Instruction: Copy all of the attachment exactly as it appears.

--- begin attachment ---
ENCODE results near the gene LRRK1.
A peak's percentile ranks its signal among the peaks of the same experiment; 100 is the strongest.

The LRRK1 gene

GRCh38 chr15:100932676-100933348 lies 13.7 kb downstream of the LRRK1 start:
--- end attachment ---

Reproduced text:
ENCODE results near the gene LRRK1.
A peak's percentile ranks its signal among the peaks of the same experiment; 100 is the strongest.

The LRRK1 gene

GRCh38 chr15:100932676-100933348 lies 13.7 kb downstream of the LRRK1 start: